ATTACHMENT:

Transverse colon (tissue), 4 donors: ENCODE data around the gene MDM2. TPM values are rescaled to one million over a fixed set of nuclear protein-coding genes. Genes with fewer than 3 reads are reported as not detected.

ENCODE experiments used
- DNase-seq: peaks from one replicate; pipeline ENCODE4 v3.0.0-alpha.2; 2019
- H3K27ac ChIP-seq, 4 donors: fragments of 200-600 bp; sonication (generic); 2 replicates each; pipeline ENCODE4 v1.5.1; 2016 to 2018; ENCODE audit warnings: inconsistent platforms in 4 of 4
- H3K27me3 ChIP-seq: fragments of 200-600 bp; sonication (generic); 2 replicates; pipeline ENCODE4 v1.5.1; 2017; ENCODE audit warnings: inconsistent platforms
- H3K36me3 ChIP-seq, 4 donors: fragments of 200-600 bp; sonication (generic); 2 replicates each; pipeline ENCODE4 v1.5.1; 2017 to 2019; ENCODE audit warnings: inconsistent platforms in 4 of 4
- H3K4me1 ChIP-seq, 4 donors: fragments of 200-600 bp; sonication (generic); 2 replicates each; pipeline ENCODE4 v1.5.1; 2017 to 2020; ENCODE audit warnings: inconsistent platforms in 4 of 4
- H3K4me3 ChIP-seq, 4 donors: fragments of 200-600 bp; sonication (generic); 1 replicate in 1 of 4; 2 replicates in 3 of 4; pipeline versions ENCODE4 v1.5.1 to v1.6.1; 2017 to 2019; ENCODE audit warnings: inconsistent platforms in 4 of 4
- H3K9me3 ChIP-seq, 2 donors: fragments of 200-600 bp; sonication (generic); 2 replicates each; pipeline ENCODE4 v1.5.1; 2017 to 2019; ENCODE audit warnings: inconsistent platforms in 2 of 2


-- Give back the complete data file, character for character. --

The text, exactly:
Transverse colon (tissue), 4 donors: ENCODE data around the gene MDM2. TPM values are rescaled to one million over a fixed set of nuclear protein-coding genes. Genes with fewer than 3 reads are reported as not detected.

ENCODE experiments used
- DNase-seq: peaks from one replicate; pipeline ENCODE4 v3.0.0-alpha.2; 2019
- H3K27ac ChIP-seq, 4 donors: fragments of 200-600 bp; sonication (generic); 2 replicates each; pipeline ENCODE4 v1.5.1; 2016 to 2018; ENCODE audit warnings: inconsistent platforms in 4 of 4
- H3K27me3 ChIP-seq: fragments of 200-600 bp; sonication (generic); 2 replicates; pipeline ENCODE4 v1.5.1; 2017; ENCODE audit warnings: inconsistent platforms
- H3K36me3 ChIP-seq, 4 donors: fragments of 200-600 bp; sonication (generic); 2 replicates each; pipeline ENCODE4 v1.5.1; 2017 to 2019; ENCODE audit warnings: inconsistent platforms in 4 of 4
- H3K4me1 ChIP-seq, 4 donors: fragments of 200-600 bp; sonication (generic); 2 replicates each; pipeline ENCODE4 v1.5.1; 2017 to 2020; ENCODE audit warnings: inconsistent platforms in 4 of 4
- H3K4me3 ChIP-seq, 4 donors: fragments of 200-600 bp; sonication (generic); 1 replicate in 1 of 4; 2 replicates in 3 of 4; pipeline versions ENCODE4 v1.5.1 to v1.6.1; 2017 to 2019; ENCODE audit warnings: inconsistent platforms in 4 of 4
- H3K9me3 ChIP-seq, 2 donors: fragments of 200-600 bp; sonication (generic); 2 replicates each; pipeline ENCODE4 v1.5.1; 2017 to 2019; ENCODE audit warnings: inconsistent platforms in 2 of 2